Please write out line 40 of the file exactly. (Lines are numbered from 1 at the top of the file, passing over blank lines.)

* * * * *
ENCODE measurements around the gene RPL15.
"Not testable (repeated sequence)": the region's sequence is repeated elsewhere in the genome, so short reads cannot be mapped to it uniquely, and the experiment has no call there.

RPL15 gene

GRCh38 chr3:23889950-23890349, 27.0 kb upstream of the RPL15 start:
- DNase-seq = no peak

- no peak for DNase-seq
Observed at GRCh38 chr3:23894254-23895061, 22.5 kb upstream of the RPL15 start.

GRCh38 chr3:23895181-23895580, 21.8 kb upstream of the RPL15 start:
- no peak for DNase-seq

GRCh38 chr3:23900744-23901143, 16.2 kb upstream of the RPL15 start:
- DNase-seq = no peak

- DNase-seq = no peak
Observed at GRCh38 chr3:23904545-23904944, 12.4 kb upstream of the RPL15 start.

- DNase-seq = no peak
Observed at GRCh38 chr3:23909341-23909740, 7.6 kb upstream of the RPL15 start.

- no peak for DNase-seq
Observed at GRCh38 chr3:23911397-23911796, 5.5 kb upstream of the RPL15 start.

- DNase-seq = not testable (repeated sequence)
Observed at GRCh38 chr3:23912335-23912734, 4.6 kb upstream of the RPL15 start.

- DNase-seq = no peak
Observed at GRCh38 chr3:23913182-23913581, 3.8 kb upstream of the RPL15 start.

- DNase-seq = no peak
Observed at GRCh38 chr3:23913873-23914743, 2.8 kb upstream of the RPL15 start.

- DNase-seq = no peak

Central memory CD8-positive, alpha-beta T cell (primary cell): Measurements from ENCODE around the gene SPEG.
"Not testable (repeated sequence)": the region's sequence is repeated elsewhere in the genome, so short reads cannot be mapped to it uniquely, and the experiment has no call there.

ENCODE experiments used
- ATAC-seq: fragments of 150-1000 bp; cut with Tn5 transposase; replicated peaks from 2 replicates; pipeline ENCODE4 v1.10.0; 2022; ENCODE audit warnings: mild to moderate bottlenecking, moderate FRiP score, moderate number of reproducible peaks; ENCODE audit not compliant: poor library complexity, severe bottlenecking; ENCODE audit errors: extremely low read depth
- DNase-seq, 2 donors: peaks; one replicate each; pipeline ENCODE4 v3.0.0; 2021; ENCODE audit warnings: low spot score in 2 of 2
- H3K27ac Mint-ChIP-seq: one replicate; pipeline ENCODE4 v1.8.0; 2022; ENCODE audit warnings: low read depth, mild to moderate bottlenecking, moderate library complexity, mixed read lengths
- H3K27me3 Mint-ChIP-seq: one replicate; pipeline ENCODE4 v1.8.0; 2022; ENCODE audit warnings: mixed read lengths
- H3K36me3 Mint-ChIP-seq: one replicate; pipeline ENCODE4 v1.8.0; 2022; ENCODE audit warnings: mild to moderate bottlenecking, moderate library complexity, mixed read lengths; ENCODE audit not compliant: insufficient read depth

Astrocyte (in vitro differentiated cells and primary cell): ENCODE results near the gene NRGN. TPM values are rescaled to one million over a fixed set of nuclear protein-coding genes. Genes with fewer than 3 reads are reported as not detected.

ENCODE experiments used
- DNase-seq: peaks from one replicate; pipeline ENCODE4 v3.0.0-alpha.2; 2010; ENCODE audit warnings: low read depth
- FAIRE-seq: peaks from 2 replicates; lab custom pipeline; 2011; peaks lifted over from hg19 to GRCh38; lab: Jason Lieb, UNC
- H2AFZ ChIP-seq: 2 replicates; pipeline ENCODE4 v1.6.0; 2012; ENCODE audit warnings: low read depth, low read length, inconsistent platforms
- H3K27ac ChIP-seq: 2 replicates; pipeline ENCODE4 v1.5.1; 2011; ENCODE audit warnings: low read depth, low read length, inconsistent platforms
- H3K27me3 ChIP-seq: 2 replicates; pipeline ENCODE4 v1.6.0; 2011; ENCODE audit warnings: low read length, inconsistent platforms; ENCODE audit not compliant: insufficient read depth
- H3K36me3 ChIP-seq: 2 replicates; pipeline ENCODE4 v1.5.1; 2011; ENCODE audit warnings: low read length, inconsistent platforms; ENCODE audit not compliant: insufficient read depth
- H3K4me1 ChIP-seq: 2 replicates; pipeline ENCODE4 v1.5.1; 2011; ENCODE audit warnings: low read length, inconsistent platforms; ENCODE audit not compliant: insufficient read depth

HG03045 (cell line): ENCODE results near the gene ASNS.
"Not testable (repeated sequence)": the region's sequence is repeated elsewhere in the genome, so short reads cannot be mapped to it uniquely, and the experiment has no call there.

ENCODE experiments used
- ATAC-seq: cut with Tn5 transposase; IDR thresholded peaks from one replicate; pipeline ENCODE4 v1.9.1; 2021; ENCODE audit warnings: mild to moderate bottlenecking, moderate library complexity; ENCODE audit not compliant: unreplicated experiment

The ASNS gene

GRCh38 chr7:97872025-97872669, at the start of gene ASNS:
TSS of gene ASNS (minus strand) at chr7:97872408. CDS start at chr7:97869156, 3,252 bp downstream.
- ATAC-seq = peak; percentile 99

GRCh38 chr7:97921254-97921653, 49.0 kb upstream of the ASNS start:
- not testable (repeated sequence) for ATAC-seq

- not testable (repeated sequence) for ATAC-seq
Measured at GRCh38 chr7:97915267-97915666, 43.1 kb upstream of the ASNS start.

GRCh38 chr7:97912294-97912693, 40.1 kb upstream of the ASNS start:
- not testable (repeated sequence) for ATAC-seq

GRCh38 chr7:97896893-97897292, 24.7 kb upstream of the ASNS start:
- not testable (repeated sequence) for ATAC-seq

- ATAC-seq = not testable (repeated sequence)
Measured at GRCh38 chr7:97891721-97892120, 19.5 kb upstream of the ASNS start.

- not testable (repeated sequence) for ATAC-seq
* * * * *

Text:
- H3K36me3 ChIP-seq: 2 replicates; pipeline ENCODE4 v1.5.1; 2011; ENCODE audit warnings: low read length, inconsistent platforms; ENCODE audit not compliant: insufficient read depth